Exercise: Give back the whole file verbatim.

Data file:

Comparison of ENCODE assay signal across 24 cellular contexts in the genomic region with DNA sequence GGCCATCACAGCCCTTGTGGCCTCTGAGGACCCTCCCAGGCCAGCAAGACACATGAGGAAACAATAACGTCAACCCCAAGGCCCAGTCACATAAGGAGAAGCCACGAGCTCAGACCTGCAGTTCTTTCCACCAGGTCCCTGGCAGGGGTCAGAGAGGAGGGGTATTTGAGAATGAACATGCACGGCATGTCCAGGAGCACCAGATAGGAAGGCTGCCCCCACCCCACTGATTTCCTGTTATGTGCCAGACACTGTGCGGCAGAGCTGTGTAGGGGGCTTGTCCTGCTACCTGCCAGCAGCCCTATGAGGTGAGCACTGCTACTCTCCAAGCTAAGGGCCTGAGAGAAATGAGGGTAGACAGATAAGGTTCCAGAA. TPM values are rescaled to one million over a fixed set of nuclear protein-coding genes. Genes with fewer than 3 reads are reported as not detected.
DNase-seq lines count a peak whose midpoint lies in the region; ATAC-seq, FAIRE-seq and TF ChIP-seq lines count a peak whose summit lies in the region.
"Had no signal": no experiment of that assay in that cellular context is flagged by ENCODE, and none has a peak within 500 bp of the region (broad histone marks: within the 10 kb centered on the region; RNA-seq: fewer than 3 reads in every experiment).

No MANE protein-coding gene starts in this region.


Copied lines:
Comparison of ENCODE assay signal across 24 cellular contexts in the genomic region with DNA sequence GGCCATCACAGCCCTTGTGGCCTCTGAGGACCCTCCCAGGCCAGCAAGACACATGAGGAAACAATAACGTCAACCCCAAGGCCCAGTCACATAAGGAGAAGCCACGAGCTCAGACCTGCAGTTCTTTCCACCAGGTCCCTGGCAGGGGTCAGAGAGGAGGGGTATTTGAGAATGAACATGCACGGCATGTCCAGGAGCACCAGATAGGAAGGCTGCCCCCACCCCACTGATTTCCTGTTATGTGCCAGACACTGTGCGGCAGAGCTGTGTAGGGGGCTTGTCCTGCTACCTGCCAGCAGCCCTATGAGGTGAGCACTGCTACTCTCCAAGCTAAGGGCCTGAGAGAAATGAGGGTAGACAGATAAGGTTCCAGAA. TPM values are rescaled to one million over a fixed set of nuclear protein-coding genes. Genes with fewer than 3 reads are reported as not detected.
DNase-seq lines count a peak whose midpoint lies in the region; ATAC-seq, FAIRE-seq and TF ChIP-seq lines count a peak whose summit lies in the region.
"Had no signal": no experiment of that assay in that cellular context is flagged by ENCODE, and none has a peak within 500 bp of the region (broad histone marks: within the 10 kb centered on the region; RNA-seq: fewer than 3 reads in every experiment).

No MANE protein-coding gene starts in this region.